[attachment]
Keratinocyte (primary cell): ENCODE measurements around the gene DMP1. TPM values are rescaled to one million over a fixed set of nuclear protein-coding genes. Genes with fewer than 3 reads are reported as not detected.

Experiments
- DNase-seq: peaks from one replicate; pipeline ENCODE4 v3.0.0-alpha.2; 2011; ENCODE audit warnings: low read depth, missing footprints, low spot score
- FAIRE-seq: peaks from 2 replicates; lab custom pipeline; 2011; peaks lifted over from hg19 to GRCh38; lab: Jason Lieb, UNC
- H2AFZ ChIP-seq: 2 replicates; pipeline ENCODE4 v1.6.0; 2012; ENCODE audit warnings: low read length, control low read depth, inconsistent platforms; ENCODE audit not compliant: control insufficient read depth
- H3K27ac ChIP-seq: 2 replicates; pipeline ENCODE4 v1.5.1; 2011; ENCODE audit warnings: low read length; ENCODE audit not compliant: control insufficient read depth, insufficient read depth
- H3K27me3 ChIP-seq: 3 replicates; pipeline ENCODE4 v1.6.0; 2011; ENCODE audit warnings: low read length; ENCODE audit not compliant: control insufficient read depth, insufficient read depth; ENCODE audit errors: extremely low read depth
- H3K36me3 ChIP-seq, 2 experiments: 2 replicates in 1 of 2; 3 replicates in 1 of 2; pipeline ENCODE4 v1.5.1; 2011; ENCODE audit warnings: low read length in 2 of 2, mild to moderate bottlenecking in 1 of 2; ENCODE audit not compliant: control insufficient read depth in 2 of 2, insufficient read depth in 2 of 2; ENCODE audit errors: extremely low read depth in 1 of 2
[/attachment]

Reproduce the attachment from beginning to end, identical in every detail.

Keratinocyte (primary cell): ENCODE measurements around the gene DMP1. TPM values are rescaled to one million over a fixed set of nuclear protein-coding genes. Genes with fewer than 3 reads are reported as not detected.

Experiments
- DNase-seq: peaks from one replicate; pipeline ENCODE4 v3.0.0-alpha.2; 2011; ENCODE audit warnings: low read depth, missing footprints, low spot score
- FAIRE-seq: peaks from 2 replicates; lab custom pipeline; 2011; peaks lifted over from hg19 to GRCh38; lab: Jason Lieb, UNC
- H2AFZ ChIP-seq: 2 replicates; pipeline ENCODE4 v1.6.0; 2012; ENCODE audit warnings: low read length, control low read depth, inconsistent platforms; ENCODE audit not compliant: control insufficient read depth
- H3K27ac ChIP-seq: 2 replicates; pipeline ENCODE4 v1.5.1; 2011; ENCODE audit warnings: low read length; ENCODE audit not compliant: control insufficient read depth, insufficient read depth
- H3K27me3 ChIP-seq: 3 replicates; pipeline ENCODE4 v1.6.0; 2011; ENCODE audit warnings: low read length; ENCODE audit not compliant: control insufficient read depth, insufficient read depth; ENCODE audit errors: extremely low read depth
- H3K36me3 ChIP-seq, 2 experiments: 2 replicates in 1 of 2; 3 replicates in 1 of 2; pipeline ENCODE4 v1.5.1; 2011; ENCODE audit warnings: low read length in 2 of 2, mild to moderate bottlenecking in 1 of 2; ENCODE audit not compliant: control insufficient read depth in 2 of 2, insufficient read depth in 2 of 2; ENCODE audit errors: extremely low read depth in 1 of 2